September 15, 1945. 


found it impossible to light a cigarette anywhere without having a servcint instantly- 
ready with a match, which, Mrs. Ryan still says, has completely spoiled me. 

We learned a great deal about conditions in Japan and Korea, m uch of it of a confiden- 
tial nature, from our hosts. The Generals intimate knowledge of the war in that area 
and conditions in Korea, where we share the occupation with Russia, made the informal 
talks in their study extremely interesting and thought-provoking. The aggressive ex- 
pansionist activities of the Russians — as in Manchuria, where industrial machinery 
Tras confiscated and sent back to Russia, and in Korea, iidiere conditions are worse londer 
joint American-Russian occupation than vuader the Japs - make for a very difficult 

A General .just back from Korea told us some astounding things about the situation there, 
and the attitude of the Russians who occipy the northern part of that unhappy country. 
Only the State Department can act to correct some of the serious conditions faced by 
our Army which can do nothing without their help and authority. 

A chance to see the countryside and villages near Tokyo was afforded by an automobile 
trip to beautiful and famous Hotel Fujya, well up the slopes of Mt. Fujiyama, i»0 miles 
from the city. Some of the scenes reminded me of Southern California - truck gardens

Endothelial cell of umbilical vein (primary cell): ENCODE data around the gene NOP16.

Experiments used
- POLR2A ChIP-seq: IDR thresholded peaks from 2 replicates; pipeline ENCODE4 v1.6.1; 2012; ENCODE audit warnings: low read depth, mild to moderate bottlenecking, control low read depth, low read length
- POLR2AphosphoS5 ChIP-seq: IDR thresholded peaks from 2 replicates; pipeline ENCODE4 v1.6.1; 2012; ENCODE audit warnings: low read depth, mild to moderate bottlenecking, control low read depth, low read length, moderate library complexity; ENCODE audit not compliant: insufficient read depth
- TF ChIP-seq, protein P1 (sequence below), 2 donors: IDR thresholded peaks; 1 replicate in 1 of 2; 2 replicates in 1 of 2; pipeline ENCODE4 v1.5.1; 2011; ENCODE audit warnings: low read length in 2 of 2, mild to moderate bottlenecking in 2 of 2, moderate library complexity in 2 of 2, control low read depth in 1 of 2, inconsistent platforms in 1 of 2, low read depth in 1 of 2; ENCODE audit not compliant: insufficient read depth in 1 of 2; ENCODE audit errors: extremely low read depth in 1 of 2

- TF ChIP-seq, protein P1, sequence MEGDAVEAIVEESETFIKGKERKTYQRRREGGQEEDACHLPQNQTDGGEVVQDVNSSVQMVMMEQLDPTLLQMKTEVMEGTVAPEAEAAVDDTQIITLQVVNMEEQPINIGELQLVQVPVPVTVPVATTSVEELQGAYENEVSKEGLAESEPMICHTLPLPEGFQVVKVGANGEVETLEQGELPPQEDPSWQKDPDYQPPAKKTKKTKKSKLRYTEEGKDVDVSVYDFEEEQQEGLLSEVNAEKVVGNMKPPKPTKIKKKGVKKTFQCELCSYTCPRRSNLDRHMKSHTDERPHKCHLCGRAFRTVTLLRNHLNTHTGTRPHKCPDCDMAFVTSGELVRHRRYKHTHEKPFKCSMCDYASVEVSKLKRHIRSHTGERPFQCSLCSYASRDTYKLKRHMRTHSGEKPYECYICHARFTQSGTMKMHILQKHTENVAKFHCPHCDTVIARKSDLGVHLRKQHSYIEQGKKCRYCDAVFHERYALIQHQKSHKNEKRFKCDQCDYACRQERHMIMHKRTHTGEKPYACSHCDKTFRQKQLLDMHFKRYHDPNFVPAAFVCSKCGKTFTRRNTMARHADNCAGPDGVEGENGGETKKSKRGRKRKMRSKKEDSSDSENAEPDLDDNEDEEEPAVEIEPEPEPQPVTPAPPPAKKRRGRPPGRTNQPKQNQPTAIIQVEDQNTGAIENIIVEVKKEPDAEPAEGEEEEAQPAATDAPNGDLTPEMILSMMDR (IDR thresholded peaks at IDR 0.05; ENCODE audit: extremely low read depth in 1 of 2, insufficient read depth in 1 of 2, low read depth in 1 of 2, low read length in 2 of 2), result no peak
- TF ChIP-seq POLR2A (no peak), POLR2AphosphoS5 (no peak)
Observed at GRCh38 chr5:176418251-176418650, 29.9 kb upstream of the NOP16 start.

and orange groves against a backdrop of snow-capped movintains in the distance. Culti- 
vation is intense, and the cix>ps, though I was unfamiliar with them, looked good. Ifcich 
of the former population of Tokyo, which was evacuated during the heavy bombing, is now 
living in other parts of Japan. There is no opportvinity for them to be self-supporting 
in the city as yet. 

We saw no barren desert-like spots anywhere, nor dry river beds. The mountains are 
covered with pines, firs and other evergreens. We noted trees planted in a regular 
pattern on a distant mountain, and found they were artificially planted in exact rows 
as the result of reforestation projects. The village near the resort hotel was very 
pretty, particularly since it was cherry blossom time, with the road cony)letely Qdned 
with cherry trees in full bloom. Along the entire way Japanese were walking on both 
sides of the road. Many of the women carried babies on their backs; some were carry- 
ing wood and others surprisingly large and heavy loads. There wore also oxcairts 
loaded with wood and other cargo and some large carts drawn by men and women. We saw 
no horse-driven or motor-driven vehicles except in Tokyo vrtiere there are a few busses 
and an occasional private carj all of which were fuelled by large charcoal generators 
on the rear. 

The flight to Iwd Jima . though 750 miles, seemed comparatively short after flying the 
whole Pacific. We landed there in mid-afternoon and toured the island with the command- 
ing officer. There is little there except a terrific amount of bloody American history. 
It is virtually a barren island of volcanic ash and supports no vegetation. It has ex-